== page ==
When we visited Onryou Zashiki, we found several foreign guests in line, each of who wanted to try out the Japanese take on horror. Seeing others exiting the attraction with screams, then shaking their adrenaline-amped bodies and chatting excitedly among each other, only added to the suspense. Our group (up to 4 people enter at a time) exchanged looks: what had we gotten ourselves into?
The experience sutures us directly to the scene. There are shoe lockers (free) at the entrance to the haunted house for footwear, and as in Japanese cultural tradition, we are directed to take off shoes before entering the home. After a brief introduction we understand that our mission is to console Yoko’s spirit by giving her medicine for her afflicted face. And with that, we are directed to a room that’s directly outside the home – complete with a doorbell. It’s night time. Dim. Ominous. Or are we just overthinking things?
Ringing the doorbell, we hear a voice inviting us inside, beginning our travel through Yoko’s memories and experiences. It seems like such a normal start to a story that will take several twists before the time is done. Our mission would seem straightforward: locate medicine for Yoko and place it on her face to release her spirit from its grudge.
Onryou Zashiki has an appropriate creep factor that’s amplified by the fact that it takes place in a Japanese home – one that’s decorated with familiar but non-Western artifacts. As we progressed from room to room, we felt the convincing reality that we were walking through someone’s real home, but with that paranormal presence of a spirit that really did not want us there. It’s a marvelous mixture of emotion: one sympathizes with Yoko’s plight and feels sorrow for her condition. But can we soothe her spirit? Or will she confuse us for her fiancé and exact her revenge?
And from July 14 – September 24, 2018, horror house fans can enjoy the attraction in a whole new way with "Onryou Zashiki Extreme"! For beginners to the genre and others who might enjoy a good scream but not want nightmares, from 10 a.m. until 4 p.m., the experience is offered on a "normal" setting.
But as the sun sets and witching hour begins from 5 p.m. until 10 p.m. (9 p.m. in September), a special “hard” version of Onryou Zashiki Extreme is offered for those who are looking for a new lesson in true terror. (The ‘Onryou Zashiki’ version of the attraction will resume from September 24.)
Tokyo Dome City Attractions - LaQua Zone東京ドームシティアトラクションズ ラクーアゾーン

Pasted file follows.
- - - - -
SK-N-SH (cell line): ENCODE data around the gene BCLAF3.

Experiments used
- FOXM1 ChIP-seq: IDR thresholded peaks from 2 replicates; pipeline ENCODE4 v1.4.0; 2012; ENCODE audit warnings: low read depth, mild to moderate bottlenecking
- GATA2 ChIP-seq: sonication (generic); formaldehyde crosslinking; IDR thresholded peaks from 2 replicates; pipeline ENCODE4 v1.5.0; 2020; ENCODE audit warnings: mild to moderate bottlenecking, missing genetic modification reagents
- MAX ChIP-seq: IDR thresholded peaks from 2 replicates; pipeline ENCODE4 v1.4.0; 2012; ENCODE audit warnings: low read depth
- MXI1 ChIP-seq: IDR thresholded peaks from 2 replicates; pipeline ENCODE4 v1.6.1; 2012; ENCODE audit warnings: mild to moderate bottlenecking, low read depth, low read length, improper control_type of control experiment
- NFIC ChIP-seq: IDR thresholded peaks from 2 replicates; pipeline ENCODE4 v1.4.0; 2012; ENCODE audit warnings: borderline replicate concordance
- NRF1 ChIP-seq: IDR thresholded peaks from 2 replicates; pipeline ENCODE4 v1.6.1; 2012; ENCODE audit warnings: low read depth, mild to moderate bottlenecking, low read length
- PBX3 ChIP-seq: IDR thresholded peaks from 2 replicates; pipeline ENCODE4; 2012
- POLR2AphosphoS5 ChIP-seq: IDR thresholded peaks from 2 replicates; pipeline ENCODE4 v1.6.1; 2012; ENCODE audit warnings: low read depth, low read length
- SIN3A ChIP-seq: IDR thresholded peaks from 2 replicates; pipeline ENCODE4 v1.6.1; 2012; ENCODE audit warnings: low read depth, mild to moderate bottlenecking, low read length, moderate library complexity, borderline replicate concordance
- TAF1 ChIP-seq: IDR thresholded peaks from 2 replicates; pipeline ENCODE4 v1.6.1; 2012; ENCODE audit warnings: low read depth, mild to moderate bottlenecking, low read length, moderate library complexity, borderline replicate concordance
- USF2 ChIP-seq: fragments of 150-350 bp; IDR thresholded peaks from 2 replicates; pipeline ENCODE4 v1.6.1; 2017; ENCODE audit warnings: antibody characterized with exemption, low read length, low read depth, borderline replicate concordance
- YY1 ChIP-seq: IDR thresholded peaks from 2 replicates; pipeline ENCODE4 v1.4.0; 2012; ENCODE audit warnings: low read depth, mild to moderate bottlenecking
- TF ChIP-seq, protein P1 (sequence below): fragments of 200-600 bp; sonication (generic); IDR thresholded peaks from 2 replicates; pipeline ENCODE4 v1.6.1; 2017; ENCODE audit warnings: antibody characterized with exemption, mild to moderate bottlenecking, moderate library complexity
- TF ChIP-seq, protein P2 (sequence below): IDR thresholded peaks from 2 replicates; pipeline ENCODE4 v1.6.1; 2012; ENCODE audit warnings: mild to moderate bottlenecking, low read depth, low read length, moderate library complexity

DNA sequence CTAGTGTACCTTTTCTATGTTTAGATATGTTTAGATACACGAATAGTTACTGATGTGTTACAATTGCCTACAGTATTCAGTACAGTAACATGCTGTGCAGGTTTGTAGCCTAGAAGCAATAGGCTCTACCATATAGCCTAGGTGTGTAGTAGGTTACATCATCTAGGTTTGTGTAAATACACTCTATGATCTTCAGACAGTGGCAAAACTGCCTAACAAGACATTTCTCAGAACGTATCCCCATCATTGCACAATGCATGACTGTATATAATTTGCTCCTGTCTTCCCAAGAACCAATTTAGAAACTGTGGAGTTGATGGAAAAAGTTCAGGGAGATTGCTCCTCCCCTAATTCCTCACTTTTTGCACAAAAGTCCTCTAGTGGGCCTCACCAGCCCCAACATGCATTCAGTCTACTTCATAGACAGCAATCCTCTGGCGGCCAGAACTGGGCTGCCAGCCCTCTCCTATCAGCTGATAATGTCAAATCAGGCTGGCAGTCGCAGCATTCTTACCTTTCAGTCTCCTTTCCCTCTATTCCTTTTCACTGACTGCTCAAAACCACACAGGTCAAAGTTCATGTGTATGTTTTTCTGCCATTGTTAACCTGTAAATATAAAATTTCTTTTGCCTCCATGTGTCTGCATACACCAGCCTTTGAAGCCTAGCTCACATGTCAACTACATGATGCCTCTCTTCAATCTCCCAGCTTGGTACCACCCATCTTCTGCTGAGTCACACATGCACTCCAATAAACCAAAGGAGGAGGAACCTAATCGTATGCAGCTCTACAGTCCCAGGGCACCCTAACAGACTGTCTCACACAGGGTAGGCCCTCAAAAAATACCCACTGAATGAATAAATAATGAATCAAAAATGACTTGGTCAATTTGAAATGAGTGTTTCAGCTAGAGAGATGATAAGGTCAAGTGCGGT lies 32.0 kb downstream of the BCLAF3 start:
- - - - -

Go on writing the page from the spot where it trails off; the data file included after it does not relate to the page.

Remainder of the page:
- Address 〒112-8575東京都文京区 後楽1-3-61 / 1-3-61, Koraku, Bunkyo-ku, Tokyo 112-8575, Japan
- Korakuen Station (Tokyo Metro Marunouchi Line, Namboku Line)
- Suidobashi Station (Toei Mita Line)
- JR Suidobashi Station
- Phone Number 03-3817-6001
Location: Tokyo Dome City Attractions, LaQua Zone
-Summer Special: 14 July - 24 September 2018
-Onryou Zashiki Extreme (normal version): 10 a.m. - 4 p.m.
-Onryou Zashiki Extreme (hard version): 5 p.m. - Closing
After 27 September:
-Onryou Zashiki: 10 a.m. - Closing
-1 Day Passport (unlimited rides): adults (18+), 3,900 yen; youths (12-17), 3,400 yen; children (6-11), 2,500 yen; infants (3-5), 1,500 yen
-Night Discount Pass (unlimited rides from 5 p.m.): Adults (18+), 2,900 yen; youths (12-17), 2,500 yen; children (6-11), 2,100 yen
-Ride 5 (Ticket to 5 attractions): 1 person (3 y.o. and above) 2,600 yen
-Per-person ticket for Onryou Zashiki: ‘Normal’ version, 820 yen; ‘Extreme’ version, 1,030 yen
Tickets can be purchased at the attractions ticket counter near the attractions gate or at LaQua Ticket Counter (first floor of the LaQua building).
(*Please note that the Night Discount Pass, 1 Day Passport, and Ride 5 cannot be used for “Onryou Zashiki Extreme" after 5 p.m. The 1 Day Passport and Ride 5 may be used until 5 p.m. however.)
Spots showcased in the article
- Tokyo Dome City Attractions - LaQua Zone
- 東京ドームシティアトラクションズ ラクーアゾーン
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*This information is from the time of this article's publication.
*Prices and options mentioned are subject to change.
*Unless stated otherwise, all prices include tax.